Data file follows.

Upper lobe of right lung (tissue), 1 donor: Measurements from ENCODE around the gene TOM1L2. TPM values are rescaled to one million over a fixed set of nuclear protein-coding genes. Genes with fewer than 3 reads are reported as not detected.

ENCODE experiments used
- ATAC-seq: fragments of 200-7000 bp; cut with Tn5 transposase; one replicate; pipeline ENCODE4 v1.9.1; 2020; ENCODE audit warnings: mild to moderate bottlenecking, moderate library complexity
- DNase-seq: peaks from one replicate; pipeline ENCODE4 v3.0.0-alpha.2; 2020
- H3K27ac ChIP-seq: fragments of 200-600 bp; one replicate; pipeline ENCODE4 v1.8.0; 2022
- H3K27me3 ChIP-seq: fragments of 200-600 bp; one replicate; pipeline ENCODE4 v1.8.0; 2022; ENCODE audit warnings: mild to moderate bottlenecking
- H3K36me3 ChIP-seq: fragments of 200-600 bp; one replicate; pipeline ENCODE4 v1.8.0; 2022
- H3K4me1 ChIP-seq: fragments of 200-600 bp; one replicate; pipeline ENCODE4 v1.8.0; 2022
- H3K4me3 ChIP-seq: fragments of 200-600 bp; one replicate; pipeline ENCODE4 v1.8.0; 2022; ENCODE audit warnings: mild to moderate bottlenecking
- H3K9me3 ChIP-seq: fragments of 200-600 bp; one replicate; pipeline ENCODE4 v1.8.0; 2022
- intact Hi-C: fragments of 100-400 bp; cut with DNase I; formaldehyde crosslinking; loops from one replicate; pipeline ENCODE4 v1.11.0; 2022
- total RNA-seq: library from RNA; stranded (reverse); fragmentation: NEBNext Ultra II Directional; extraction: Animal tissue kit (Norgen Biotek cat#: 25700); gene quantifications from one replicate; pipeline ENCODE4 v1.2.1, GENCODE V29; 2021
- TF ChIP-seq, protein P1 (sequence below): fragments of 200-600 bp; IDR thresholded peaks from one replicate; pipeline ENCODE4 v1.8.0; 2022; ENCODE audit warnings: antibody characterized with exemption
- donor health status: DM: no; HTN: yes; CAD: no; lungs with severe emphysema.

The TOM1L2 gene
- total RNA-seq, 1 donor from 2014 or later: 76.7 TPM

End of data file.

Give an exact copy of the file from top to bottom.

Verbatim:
Upper lobe of right lung (tissue), 1 donor: Measurements from ENCODE around the gene TOM1L2. TPM values are rescaled to one million over a fixed set of nuclear protein-coding genes. Genes with fewer than 3 reads are reported as not detected.

ENCODE experiments used
- ATAC-seq: fragments of 200-7000 bp; cut with Tn5 transposase; one replicate; pipeline ENCODE4 v1.9.1; 2020; ENCODE audit warnings: mild to moderate bottlenecking, moderate library complexity
- DNase-seq: peaks from one replicate; pipeline ENCODE4 v3.0.0-alpha.2; 2020
- H3K27ac ChIP-seq: fragments of 200-600 bp; one replicate; pipeline ENCODE4 v1.8.0; 2022
- H3K27me3 ChIP-seq: fragments of 200-600 bp; one replicate; pipeline ENCODE4 v1.8.0; 2022; ENCODE audit warnings: mild to moderate bottlenecking
- H3K36me3 ChIP-seq: fragments of 200-600 bp; one replicate; pipeline ENCODE4 v1.8.0; 2022
- H3K4me1 ChIP-seq: fragments of 200-600 bp; one replicate; pipeline ENCODE4 v1.8.0; 2022
- H3K4me3 ChIP-seq: fragments of 200-600 bp; one replicate; pipeline ENCODE4 v1.8.0; 2022; ENCODE audit warnings: mild to moderate bottlenecking
- H3K9me3 ChIP-seq: fragments of 200-600 bp; one replicate; pipeline ENCODE4 v1.8.0; 2022
- intact Hi-C: fragments of 100-400 bp; cut with DNase I; formaldehyde crosslinking; loops from one replicate; pipeline ENCODE4 v1.11.0; 2022
- total RNA-seq: library from RNA; stranded (reverse); fragmentation: NEBNext Ultra II Directional; extraction: Animal tissue kit (Norgen Biotek cat#: 25700); gene quantifications from one replicate; pipeline ENCODE4 v1.2.1, GENCODE V29; 2021
- TF ChIP-seq, protein P1 (sequence below): fragments of 200-600 bp; IDR thresholded peaks from one replicate; pipeline ENCODE4 v1.8.0; 2022; ENCODE audit warnings: antibody characterized with exemption
- donor health status: DM: no; HTN: yes; CAD: no; lungs with severe emphysema.

The TOM1L2 gene
- total RNA-seq, 1 donor from 2014 or later: 76.7 TPM